Deep learning Note 2 — Part 2 Optimization

In the last post we talked about regularization methods to improve deep neural networks. In this week I will summarize another two topics from the course Improving Deep Neural Networks: Hyperparameter tuning, Regularization and Optimization: Setup up your optimization problem and Optimization Algorithms. This post is also published to Steemit under the name @steelwings.

Setup up your optimization problem

Assuming that we have defined our cost function, it’s time for us to jump right into optimize it, right? Well, not so fast. There are a few things to consider first.


Before we feed the training data into the network, we need to normalize them (subtracting mean and normalizing variance as shown below) .


The advantage of normalization is that it makes it easier to optimize the cost function (in the way that we can supply a larger step size/learning rate to speed up the convergence).


One thing worth noting is that make sure to apply the normalization on the test and validation set using the mean and variance obtained on the training set. There is usually no harm of doing normalization on the input data so just do it.

Random weights initialization

One problem with deep neural network is the vanishing/exploding gradients that the derivative/slope can sometimes become very big or small which makes the training difficult.


The screenshot above shows that if W is greater than 1, y will explode while if W is smaller than 1, y will vanish to a very small number. One way to (partially) solve this is to randomly initialize the weights, shown as follows:


Using these scaling methods, W will not explode or vanish too quickly, which allows us to train relatively deep neural networks.

Gradient check

If we are implementing back-propagation ourselves, we need this check to make sure that our implementation is correct. To do that we need to do something called numerical approximation of gradients. For a simple function f(theta), the gradient at theta is


This version is more accurate than the [f(theta + epsilon) – f(theta)]/epsilon.


However, if we are just using deep learning frameworks, we don’t really have to do this. This is mainly for debugging the implementation of back-propagation if we are doing this on our own.

Things to watch out

  • Gradient Checking is slow! Approximating the gradient is computationally costly. For this reason, we don’t run gradient checking at every iteration during training. Just a few times to check if the gradient is correct. Then turn it off and use backprop for the actual learning process.
  • Gradient Checking, at least as we’ve presented it, doesn’t work with dropout. We would usually run the gradient check algorithm without dropout to make sure backprop is correct, then add dropout.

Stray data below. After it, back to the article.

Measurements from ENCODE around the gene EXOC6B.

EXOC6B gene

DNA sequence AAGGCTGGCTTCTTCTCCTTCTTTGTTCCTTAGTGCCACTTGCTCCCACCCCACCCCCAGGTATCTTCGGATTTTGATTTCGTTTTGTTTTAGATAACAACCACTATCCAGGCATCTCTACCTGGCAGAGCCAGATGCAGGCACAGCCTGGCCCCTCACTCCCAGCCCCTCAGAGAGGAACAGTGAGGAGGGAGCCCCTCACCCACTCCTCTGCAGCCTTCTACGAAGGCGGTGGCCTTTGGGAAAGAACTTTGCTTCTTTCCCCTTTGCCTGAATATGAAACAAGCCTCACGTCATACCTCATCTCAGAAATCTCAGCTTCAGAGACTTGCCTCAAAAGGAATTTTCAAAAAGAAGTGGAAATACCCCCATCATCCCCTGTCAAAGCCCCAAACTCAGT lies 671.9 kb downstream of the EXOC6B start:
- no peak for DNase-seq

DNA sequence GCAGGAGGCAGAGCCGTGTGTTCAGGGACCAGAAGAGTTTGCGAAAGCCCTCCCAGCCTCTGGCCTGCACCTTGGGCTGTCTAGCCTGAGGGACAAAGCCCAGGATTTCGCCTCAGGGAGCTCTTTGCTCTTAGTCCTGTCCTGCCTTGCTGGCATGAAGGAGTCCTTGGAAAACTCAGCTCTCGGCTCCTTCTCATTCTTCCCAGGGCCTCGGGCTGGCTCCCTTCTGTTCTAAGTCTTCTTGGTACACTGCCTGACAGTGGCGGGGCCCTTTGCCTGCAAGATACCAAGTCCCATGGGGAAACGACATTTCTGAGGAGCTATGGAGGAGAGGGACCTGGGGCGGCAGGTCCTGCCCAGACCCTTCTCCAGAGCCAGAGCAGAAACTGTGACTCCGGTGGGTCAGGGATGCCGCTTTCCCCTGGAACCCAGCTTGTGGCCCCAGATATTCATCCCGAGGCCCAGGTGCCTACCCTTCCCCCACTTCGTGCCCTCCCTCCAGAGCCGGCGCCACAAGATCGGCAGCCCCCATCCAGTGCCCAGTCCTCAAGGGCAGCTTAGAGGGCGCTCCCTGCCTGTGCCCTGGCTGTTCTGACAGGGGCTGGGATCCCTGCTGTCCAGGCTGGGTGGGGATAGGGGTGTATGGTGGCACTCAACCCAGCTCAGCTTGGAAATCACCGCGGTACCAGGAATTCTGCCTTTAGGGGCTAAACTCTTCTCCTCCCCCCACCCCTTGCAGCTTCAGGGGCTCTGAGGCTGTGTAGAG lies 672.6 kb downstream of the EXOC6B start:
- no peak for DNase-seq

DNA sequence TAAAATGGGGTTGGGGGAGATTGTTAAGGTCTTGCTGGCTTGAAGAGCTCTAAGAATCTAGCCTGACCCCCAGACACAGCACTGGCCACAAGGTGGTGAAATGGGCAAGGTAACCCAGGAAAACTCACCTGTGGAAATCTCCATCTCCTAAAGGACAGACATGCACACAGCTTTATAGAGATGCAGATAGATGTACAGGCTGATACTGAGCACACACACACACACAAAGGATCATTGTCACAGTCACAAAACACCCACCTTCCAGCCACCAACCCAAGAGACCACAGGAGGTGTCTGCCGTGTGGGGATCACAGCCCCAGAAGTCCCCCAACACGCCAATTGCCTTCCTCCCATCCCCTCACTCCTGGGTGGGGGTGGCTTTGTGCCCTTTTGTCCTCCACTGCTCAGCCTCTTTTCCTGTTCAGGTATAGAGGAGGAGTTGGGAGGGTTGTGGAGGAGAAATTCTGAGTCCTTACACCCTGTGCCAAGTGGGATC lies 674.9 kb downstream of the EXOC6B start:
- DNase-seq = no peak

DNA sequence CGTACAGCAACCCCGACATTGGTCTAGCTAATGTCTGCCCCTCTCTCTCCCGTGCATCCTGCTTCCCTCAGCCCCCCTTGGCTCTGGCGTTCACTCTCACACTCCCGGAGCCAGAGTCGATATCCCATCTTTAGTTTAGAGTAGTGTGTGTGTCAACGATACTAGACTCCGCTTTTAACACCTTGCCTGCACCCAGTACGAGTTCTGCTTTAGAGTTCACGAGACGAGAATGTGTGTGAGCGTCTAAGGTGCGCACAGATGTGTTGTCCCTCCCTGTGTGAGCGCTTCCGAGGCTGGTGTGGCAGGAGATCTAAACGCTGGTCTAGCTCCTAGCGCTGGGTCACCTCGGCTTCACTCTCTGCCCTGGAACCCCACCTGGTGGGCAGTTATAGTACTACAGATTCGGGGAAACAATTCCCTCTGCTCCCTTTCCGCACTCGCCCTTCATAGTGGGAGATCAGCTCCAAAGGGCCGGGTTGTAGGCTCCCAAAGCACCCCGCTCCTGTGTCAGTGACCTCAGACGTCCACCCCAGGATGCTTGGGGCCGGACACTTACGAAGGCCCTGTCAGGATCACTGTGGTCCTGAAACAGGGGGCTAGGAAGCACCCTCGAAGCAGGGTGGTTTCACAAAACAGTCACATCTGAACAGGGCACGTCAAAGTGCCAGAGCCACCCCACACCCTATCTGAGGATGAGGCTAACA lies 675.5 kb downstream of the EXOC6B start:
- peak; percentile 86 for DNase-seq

Optimization Algorithms

We’ve learned about one optimization algorithm–Gradient Descent (GD). There are other algorithms out there, mostly as an performance improvement of GD.

Batch VS. Mini-Batch VS. Stochastic Gradient Descent


  • Batch gradient descent uses the training data all at once in an epoch. Only one gradient descent in one epoch.
  • Mini-batch, however, uses a subset of the training data at a time. Therefore, there are multiple batches of training and thus multiple steps of gradient descent in one epoch.
  • SGD, to the extreme, uses 1 example at a time (batch_size = 1).

Why mini-batch GD?

Batch gradient descent is slow since it uses all data at once. SGD has high oscillation and loses the speed benefit of vectorization. Mini-batch is somewhere in between. It could show progress relatively fast and uses vectorization.


Why are there oscillations?


This is because that one batch may be easy to learn but the next one could be difficult. If we are using batch gradient descent and it diverges in even one iteration, that could mean we have a problem, for example, we set the step size too big.

Mini-Batch size

  • If the training set size is small, don’t bother using mini-batch, just use the whole batch to train the network.
  • Otherwise, shuffle the training data first and choose the batch size between 32 to 512 (power of 2) or whatever fits in the memory. If a particular mini-batch size has problem, check the memory cost.

Faster than Gradient Descent?

There are optimization algorithms faster than Gradient Descent: Momentum, RMSProp, and Adam. To understand them we need to use something called exponentially weighted average (EWA). It is the key components of those advanced optimization algorithm. The idea of these advanced algorithm is to compute a EWA (or some other forms of combinations) of the gradient and use that to update your weights instead. These algorithms have been proven effective in deep learning practices, especially the last two.

Exponentially weighted averages

I won’t go into much details but it is a way to approximate the average over the data in the last 1/(1-beta) days. In the screenshot below, the red line is the actual temperature while the green line is the moving average. The average line is smoother and it adapts slower when the temperature changes since it averages over a larger window of days. The larger beta is, the higher weight we gave to the previous days’ average and makes it less sensitive to changes in today’s data theta.